There is a quintessential Trini way to do business: we have enough of a façade to look professional, but we do things by vaps while the professionals stew silently. This tendency puts us into a weird space where the principals can vehemently protest that they follow the ‘science’.
Meanwhile, the professionals can only mutter sotto voce while the principals take breathtaking, reality-defying positions. This scenario sums up the unfolding mess of the National Insurance Scheme (NIS).
Nobody spends time thinking about pension plans until it matters. Pensions are designed to help us live well by smoothing out our lifetime earnings. Attention-grabbing headlines and the vigorous defence of Minister of Finance Colm Imbert now capture our imaginations.
Will the National Insurance Board (NIBTT) need to sell assets to pay pensioners their benefits? Being divided by partisanship, allegations implying impropriety are flung carelessly—but we fail to discuss the substantive issues.
The management of funds is crucial to financial sustainability. We lurched from the swashbuckling days of Calder Hart (exemplified by a 2009 injection of US$99 million into Clico Investment Bank) into a bidding war between our two major political parties.
In 2010, Mr Patrick Manning called an early election which ushered in the most radical change in our public (non-NIBTT) pension plans. In May, he raised the Old Age pension to $2,500, surpassing the level of the minimum NIBTT pension, which required 750 weekly contributions but only paying $2,000 monthly.
The UNC won the election with a promise to take it to $3,000, which they did in September. The non-contributory Old Age, taxpayer-supported pension grew by 40% in real terms in less than a year, compared to a 13% growth between 2004-09.
This single action continues to undermine the NIS system, removing the incentive to save through the NIS. The NIS then followed suit by changing their benefit to $3,000 (up 50%) in 2012, an increase unsupported by the then most recent Actuarial Review recommendations.
These actions reflected a people drunk on the fumes of an energy boom and ignorant of the 2008 financial crisis, which slashed investment returns. We believed that the unique ‘demographic dividend’ (more working-age people than those retired) would last forever.
But the Actuaries had warned us in the 8th Review (2010). They said: ‘Contribution income and benefit expenditures have closely matched projections over the period from 1 July 2005 to 30 June 2010. The TT$3.3 billion shortfall in accumulated assets at the end of 2009-2010 is essentially due to unfavourable deviations regarding investment returns… The ratio of contributors to pensioners will decrease…
‘Financial projections reveal that system’s expenditure will exceed contribution income from 2012-13… the contribution rate should be increased from 2013 (to meet) the cost of the system over the period 2013-2017… There is a need to plan for long-term contribution rate increases.’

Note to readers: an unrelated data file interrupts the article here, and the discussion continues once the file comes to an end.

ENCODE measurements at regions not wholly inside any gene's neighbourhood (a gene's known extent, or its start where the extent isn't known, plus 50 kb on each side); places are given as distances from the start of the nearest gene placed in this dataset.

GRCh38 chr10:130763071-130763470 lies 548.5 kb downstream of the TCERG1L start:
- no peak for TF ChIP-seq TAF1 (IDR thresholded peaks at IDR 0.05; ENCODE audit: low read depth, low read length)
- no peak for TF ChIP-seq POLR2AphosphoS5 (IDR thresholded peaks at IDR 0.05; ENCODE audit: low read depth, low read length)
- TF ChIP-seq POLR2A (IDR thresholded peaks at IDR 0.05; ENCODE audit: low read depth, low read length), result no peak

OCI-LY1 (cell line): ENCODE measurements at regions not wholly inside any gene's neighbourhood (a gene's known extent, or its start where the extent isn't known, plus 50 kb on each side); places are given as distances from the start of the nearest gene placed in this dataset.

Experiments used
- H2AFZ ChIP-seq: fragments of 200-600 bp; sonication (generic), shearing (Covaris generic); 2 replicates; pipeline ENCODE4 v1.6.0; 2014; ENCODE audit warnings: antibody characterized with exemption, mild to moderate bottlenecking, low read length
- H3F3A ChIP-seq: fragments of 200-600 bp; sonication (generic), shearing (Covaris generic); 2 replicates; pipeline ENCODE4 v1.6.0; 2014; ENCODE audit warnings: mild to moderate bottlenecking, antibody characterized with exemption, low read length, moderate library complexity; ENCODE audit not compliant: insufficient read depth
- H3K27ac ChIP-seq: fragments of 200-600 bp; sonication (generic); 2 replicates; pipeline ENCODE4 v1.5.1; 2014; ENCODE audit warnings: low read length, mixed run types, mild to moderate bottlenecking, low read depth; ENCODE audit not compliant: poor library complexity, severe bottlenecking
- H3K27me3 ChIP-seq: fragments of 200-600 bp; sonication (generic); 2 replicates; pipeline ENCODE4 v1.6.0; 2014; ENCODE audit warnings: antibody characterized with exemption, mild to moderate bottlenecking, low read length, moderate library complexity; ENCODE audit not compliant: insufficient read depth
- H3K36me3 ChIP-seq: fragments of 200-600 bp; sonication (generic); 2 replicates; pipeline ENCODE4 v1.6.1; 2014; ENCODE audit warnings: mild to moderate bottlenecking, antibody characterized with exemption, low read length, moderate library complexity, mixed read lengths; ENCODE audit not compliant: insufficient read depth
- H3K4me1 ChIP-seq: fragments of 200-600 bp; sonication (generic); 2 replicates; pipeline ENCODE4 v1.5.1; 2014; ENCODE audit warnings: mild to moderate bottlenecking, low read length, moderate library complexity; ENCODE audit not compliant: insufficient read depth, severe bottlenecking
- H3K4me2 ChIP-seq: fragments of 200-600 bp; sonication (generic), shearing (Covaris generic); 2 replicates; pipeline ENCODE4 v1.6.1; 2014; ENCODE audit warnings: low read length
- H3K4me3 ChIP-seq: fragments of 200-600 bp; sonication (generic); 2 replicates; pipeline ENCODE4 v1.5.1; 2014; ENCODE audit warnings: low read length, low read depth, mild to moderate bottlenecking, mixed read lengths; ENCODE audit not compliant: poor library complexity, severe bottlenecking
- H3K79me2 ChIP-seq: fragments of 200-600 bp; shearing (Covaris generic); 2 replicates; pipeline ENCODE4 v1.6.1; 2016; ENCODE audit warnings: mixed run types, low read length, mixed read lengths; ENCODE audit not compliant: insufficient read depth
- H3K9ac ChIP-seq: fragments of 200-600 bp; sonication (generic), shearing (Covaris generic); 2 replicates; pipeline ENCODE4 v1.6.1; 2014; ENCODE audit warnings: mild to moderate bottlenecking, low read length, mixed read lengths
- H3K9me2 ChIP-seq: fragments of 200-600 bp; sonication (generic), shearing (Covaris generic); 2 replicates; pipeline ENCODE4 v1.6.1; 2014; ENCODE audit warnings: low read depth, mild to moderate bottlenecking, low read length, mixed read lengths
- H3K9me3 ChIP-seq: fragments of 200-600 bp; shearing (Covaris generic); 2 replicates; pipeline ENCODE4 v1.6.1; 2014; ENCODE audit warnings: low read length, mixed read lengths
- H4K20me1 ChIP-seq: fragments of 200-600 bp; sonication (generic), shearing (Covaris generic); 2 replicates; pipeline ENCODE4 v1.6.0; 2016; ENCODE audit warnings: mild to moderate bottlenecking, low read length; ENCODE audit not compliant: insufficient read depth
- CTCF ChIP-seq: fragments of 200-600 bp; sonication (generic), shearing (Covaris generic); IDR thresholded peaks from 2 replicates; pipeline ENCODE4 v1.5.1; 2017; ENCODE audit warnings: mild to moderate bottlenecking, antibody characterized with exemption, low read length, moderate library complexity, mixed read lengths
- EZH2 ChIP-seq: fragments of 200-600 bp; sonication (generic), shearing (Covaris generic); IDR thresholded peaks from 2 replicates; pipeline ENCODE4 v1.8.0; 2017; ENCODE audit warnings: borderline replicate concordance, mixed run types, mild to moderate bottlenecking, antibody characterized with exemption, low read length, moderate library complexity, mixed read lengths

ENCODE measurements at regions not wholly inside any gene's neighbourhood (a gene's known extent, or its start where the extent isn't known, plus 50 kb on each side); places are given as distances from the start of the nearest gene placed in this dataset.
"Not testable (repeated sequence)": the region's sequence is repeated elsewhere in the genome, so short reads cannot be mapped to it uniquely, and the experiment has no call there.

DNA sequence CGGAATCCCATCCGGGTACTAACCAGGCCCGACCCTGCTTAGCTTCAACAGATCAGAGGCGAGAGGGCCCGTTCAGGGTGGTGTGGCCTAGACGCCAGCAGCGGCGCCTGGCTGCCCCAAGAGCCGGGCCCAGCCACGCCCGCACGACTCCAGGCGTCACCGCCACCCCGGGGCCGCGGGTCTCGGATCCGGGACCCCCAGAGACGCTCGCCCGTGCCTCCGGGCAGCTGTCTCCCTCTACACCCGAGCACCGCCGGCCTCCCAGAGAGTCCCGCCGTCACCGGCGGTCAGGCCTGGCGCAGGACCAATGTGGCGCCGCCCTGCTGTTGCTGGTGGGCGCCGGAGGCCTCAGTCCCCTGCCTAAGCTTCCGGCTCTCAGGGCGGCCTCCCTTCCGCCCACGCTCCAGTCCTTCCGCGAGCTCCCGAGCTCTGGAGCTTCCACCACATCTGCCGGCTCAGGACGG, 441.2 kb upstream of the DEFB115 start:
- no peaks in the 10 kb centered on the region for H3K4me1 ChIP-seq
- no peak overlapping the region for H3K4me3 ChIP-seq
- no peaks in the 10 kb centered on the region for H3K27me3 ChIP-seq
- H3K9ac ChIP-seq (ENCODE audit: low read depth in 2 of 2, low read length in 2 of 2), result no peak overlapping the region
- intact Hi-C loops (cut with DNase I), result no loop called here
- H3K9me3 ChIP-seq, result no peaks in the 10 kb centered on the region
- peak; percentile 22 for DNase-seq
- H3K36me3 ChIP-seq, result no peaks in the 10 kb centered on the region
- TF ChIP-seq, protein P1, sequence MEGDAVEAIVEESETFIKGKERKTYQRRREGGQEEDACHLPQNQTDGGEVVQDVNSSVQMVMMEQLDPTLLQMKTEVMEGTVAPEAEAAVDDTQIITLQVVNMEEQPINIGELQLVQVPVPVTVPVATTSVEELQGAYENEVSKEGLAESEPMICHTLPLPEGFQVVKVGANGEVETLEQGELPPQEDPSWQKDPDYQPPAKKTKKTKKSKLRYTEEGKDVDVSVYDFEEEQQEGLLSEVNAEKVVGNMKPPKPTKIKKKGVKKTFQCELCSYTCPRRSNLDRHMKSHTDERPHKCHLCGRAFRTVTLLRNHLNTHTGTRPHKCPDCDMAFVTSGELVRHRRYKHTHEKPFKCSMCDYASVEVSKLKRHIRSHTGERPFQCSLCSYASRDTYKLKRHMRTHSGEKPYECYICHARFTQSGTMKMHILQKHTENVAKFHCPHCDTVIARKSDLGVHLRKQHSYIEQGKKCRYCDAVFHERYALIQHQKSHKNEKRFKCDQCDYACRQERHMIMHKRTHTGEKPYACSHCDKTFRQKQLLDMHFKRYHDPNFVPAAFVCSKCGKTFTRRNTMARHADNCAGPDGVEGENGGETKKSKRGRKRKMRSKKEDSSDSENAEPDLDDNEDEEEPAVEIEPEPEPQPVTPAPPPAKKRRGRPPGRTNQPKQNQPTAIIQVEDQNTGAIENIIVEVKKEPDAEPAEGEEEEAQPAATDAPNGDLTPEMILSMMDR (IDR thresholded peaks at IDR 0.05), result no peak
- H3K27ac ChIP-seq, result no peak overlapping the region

Nobody stole the money; the politicians focused exclusively on the short-term while ignoring the overall pension system’s long-term costs and viability. The NIBTT needs enabling legislation to act. This open pipe flushes at least $1 billion annually in subsidised payments, robbing the investment funds of possibly $7 billion since that period.
A Trinidadian who has never worked a day can get more pension than those who have faithfully contributed over a lifetime. This unharmonised structural mess remains unacknowledged.
Trinidad and Tobago has the most generous non-contributory plan in the Latin American region, paying a higher pension than our minimum wage (World Bank Publications, 2014). Of the over 65 years age cohort, 80% are beneficiaries, and some can combine their NIS benefit.
Is the ‘means test’ to qualify for the Senior Citizen Pension really working?
From the NIS’ inception, there was an intent to incorporate self-employed persons. Since 2014, a committee reviewed the NIBTT’s recommendations for introducing ‘Self-Employed Persons’ coverage. The Cabinet agreed in July 2015, but no further steps have been taken.
This group, including those with short-term contracts, accounts for approximately a fifth of the labour force, particularly the under-45s.
Few now hire permanent staff, robbing the NIS of potential contributors. These young people may have cash today but have a high risk of becoming poor because of the lack of a safe, cost-effective savings plan. Using their money to deal with other life risks robs them of any incentive to join an illiquid retirement system.
How does spending more money on our retirees than on education increase the country’s ability to generate wealth? How do we weigh the gains of one generation against the losses of the other? Will we harmonise our pension system?
We need to adhere to sound actuarial advice rather than our populist tendencies. Will our politicians lay aside partisan instincts to do what is required to enhance our economy’s capacity?